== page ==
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Monday, October 10, 2022Publications

Alteration of the gut microbiota by microplastics

L'altération du microbiote intestinal par les microplastiques

There is mounting evidence that microplastics are harmful to human health. Degraded in the form of microplastics, these compounds are found in our food. Scientists from INRAE, in collaboration with the University of Clermont Auvergne, have carried out research to assess their impact on the intestinal microbiota. The results were published in the Journal of Hazardous Materials.

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Plastic appeared at the beginning of the 20th century and has revolutionised the daily lives of thousands of families, according to the INRAE press release. But its massive production over the past 50 years has led to just as much environmental pollution.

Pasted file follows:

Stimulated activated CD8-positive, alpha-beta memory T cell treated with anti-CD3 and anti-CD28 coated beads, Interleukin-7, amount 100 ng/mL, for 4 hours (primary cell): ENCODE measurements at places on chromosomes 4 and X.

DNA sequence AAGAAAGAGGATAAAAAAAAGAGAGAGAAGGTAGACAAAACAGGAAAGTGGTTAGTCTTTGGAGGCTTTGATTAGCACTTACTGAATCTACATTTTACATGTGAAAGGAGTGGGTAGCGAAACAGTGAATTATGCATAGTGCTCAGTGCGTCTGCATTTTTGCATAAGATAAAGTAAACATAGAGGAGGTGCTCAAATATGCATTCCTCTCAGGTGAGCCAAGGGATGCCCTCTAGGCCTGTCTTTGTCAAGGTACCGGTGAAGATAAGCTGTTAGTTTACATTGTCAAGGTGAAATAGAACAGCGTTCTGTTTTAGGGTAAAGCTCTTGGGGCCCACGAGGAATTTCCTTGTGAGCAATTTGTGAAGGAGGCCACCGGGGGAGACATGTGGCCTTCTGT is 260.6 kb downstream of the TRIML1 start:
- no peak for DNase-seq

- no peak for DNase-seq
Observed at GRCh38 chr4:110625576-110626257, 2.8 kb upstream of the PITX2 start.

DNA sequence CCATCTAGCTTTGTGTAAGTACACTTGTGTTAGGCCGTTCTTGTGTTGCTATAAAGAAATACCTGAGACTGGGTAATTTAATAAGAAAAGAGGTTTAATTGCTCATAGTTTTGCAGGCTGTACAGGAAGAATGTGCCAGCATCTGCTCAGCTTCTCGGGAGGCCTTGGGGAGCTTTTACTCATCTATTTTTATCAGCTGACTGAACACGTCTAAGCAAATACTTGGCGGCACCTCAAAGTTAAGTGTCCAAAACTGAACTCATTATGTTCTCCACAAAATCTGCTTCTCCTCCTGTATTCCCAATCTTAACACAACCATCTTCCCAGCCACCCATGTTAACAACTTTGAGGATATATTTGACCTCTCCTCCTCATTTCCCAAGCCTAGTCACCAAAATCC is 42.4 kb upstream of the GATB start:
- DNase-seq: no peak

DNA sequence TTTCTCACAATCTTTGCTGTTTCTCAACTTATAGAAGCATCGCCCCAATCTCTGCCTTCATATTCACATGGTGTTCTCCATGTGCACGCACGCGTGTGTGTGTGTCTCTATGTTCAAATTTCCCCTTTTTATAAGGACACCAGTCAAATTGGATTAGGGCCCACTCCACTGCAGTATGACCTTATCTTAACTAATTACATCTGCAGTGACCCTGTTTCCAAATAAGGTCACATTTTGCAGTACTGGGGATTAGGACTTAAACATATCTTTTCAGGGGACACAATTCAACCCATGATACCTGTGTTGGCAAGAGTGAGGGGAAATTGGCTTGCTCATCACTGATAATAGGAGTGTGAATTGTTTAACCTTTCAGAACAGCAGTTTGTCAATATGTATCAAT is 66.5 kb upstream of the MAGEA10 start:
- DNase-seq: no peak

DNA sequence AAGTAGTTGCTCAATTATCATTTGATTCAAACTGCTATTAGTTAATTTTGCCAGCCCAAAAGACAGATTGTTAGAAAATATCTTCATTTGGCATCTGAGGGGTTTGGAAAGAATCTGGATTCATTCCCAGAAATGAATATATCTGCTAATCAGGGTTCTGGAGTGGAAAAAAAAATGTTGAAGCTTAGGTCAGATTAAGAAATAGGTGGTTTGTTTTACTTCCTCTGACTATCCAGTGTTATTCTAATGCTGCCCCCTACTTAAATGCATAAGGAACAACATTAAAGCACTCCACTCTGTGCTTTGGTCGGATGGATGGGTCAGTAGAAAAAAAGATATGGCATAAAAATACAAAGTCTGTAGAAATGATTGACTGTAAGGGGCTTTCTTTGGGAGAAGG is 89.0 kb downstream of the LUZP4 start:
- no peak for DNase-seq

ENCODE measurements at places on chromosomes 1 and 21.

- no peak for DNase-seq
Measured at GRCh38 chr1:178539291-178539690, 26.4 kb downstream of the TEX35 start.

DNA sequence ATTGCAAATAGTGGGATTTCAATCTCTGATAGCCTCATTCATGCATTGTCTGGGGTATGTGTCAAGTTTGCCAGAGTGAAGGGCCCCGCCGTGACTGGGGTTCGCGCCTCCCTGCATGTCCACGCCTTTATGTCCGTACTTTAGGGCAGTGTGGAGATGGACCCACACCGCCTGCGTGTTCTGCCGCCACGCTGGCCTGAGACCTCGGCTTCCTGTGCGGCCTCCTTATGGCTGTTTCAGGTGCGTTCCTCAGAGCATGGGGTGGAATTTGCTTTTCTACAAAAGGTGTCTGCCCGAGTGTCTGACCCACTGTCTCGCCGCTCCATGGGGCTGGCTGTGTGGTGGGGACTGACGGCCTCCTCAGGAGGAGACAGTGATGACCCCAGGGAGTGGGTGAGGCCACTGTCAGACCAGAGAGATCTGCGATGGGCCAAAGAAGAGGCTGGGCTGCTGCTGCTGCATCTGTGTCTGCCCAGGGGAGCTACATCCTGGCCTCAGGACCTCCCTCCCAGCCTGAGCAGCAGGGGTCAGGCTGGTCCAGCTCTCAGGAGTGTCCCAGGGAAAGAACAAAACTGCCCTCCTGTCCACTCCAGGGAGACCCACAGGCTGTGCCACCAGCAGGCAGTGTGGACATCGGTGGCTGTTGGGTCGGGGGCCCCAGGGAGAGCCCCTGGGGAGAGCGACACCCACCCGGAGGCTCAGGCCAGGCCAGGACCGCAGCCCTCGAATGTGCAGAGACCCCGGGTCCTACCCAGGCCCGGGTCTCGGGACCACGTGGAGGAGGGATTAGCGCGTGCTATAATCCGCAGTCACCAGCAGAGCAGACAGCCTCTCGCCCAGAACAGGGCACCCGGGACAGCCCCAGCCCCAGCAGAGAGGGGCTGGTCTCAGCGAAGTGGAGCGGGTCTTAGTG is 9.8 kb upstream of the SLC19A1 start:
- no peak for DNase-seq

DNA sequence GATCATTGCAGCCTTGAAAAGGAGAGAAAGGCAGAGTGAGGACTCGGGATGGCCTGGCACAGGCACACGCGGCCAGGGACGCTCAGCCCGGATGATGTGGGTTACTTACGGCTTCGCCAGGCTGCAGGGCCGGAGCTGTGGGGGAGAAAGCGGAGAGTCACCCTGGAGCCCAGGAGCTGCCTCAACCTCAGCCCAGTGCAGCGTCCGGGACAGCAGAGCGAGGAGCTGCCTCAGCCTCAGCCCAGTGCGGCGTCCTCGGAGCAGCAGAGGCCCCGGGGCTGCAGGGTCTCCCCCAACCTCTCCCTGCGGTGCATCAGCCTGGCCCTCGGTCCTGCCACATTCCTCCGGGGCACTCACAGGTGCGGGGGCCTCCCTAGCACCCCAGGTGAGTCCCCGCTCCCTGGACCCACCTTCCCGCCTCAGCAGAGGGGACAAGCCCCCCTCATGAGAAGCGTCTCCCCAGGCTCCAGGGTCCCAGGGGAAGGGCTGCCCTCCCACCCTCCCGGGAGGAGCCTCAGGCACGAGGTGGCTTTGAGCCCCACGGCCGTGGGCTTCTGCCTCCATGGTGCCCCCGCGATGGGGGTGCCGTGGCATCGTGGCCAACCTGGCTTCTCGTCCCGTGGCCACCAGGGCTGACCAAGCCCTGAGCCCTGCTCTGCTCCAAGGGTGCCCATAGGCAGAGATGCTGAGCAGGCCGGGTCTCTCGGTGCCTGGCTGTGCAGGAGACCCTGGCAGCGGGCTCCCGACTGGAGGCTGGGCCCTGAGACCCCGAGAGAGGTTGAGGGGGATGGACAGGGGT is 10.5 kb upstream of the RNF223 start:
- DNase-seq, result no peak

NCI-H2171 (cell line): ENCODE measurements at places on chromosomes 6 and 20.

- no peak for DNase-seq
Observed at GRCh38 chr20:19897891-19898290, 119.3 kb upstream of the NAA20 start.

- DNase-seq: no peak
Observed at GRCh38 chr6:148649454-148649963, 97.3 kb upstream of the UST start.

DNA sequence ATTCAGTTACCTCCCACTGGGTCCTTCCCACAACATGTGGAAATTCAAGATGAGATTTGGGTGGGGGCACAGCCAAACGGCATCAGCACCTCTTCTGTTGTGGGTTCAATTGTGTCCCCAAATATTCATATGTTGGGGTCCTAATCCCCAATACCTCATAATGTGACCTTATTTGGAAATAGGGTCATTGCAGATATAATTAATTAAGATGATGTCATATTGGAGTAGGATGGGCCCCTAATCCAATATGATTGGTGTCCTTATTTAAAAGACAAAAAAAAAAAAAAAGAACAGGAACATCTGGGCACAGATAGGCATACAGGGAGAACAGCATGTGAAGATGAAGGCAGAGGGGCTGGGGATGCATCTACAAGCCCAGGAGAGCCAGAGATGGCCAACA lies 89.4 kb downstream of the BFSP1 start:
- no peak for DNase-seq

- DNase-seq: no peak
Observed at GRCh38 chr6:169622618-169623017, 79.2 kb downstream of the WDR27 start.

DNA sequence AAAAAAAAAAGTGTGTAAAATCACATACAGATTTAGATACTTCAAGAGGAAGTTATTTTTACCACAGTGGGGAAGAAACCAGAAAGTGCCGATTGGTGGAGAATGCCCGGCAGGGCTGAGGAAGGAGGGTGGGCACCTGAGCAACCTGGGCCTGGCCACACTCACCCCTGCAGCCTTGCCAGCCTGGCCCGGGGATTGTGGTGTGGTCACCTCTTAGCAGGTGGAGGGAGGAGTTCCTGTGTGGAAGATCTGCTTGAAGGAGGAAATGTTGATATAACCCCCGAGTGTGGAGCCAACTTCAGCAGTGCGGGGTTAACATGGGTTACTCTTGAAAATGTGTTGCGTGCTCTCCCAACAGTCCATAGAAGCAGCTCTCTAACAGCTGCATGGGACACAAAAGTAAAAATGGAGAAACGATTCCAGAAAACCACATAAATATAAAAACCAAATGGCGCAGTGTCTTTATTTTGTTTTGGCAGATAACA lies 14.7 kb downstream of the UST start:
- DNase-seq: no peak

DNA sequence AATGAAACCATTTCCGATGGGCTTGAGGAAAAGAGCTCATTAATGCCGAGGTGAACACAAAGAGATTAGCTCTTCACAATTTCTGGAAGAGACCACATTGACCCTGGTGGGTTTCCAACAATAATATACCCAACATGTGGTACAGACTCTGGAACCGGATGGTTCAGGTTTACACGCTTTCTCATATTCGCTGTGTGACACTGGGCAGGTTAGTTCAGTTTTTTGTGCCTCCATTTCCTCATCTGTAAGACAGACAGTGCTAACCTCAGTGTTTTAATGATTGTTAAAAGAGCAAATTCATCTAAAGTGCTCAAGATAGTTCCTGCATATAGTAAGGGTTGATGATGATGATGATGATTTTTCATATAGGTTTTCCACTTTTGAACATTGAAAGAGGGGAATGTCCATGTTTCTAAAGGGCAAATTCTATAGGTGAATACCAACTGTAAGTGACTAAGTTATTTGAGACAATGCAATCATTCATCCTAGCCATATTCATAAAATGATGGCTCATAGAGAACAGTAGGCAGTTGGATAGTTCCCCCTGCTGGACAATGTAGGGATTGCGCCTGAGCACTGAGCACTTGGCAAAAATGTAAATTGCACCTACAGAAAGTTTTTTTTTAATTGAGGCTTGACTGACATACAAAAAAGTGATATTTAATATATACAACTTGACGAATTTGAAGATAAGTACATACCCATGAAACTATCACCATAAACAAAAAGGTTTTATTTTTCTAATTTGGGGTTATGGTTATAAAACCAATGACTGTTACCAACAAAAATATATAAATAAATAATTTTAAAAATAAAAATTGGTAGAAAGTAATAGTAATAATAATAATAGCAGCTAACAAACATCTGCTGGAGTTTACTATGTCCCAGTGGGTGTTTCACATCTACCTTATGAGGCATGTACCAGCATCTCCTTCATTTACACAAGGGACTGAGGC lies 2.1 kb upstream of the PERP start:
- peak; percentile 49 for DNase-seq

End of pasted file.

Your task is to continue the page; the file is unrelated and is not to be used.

Plastics break down into smaller particles, called microplastics. They are present throughout the environment, including in the food chain. So we eat them. But what is the impact on our digestive system?

To answer these questions, scientists from INRAE and the University of Clermont Auvergne used an original in vitro model that reproduces the environment of the human colon, the final element in digestion. They were thus able to study the fate of the most widely manufactured plastic in the world, polyethylene (PE). The possible interactions of these PE microplastics were examined: with the digestive process, with the intestinal microbiota, but also with the intestinal barrier.

These analyses lead to a clear conclusion: PE microplastics alter the gut microbiota in vitro. The effects vary according to the individual, but a trend is apparent. There is an increase in potentially harmful bacteria and a decrease in bacteria that are beneficial to health.
The encouraging news is that these changes …

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